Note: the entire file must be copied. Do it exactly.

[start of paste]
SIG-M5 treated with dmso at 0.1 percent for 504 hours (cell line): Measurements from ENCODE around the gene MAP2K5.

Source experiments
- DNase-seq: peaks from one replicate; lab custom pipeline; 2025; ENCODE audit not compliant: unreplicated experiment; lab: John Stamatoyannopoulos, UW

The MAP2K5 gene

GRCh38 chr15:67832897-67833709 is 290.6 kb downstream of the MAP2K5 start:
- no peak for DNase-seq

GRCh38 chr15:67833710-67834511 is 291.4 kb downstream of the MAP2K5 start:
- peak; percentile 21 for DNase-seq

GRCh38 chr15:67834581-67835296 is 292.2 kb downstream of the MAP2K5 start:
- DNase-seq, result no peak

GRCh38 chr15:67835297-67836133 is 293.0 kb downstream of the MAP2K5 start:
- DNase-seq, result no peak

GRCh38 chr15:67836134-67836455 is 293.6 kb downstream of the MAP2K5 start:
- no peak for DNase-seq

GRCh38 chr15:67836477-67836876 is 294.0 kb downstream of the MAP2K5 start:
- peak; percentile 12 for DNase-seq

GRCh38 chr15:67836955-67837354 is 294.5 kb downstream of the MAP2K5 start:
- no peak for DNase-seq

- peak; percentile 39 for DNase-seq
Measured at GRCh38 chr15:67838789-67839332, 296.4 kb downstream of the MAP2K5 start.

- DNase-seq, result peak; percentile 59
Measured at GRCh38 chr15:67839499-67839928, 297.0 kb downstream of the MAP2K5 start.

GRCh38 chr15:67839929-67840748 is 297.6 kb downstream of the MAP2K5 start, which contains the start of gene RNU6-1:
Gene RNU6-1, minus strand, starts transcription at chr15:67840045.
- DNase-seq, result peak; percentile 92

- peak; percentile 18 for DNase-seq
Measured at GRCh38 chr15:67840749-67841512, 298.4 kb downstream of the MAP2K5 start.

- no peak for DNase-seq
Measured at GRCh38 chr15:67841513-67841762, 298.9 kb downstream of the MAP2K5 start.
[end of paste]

SIG-M5 treated with dmso at 0.1 percent for 504 hours (cell line): Measurements from ENCODE around the gene MAP2K5.

Source experiments
- DNase-seq: peaks from one replicate; lab custom pipeline; 2025; ENCODE audit not compliant: unreplicated experiment; lab: John Stamatoyannopoulos, UW

The MAP2K5 gene

GRCh38 chr15:67832897-67833709 is 290.6 kb downstream of the MAP2K5 start:
- no peak for DNase-seq

GRCh38 chr15:67833710-67834511 is 291.4 kb downstream of the MAP2K5 start:
- peak; percentile 21 for DNase-seq

GRCh38 chr15:67834581-67835296 is 292.2 kb downstream of the MAP2K5 start:
- DNase-seq, result no peak

GRCh38 chr15:67835297-67836133 is 293.0 kb downstream of the MAP2K5 start:
- DNase-seq, result no peak

GRCh38 chr15:67836134-67836455 is 293.6 kb downstream of the MAP2K5 start:
- no peak for DNase-seq

GRCh38 chr15:67836477-67836876 is 294.0 kb downstream of the MAP2K5 start:
- peak; percentile 12 for DNase-seq

GRCh38 chr15:67836955-67837354 is 294.5 kb downstream of the MAP2K5 start:
- no peak for DNase-seq

- peak; percentile 39 for DNase-seq
Measured at GRCh38 chr15:67838789-67839332, 296.4 kb downstream of the MAP2K5 start.

- DNase-seq, result peak; percentile 59
Measured at GRCh38 chr15:67839499-67839928, 297.0 kb downstream of the MAP2K5 start.

GRCh38 chr15:67839929-67840748 is 297.6 kb downstream of the MAP2K5 start, which contains the start of gene RNU6-1:
Gene RNU6-1, minus strand, starts transcription at chr15:67840045.
- DNase-seq, result peak; percentile 92

- peak; percentile 18 for DNase-seq
Measured at GRCh38 chr15:67840749-67841512, 298.4 kb downstream of the MAP2K5 start.

- no peak for DNase-seq
Measured at GRCh38 chr15:67841513-67841762, 298.9 kb downstream of the MAP2K5 start.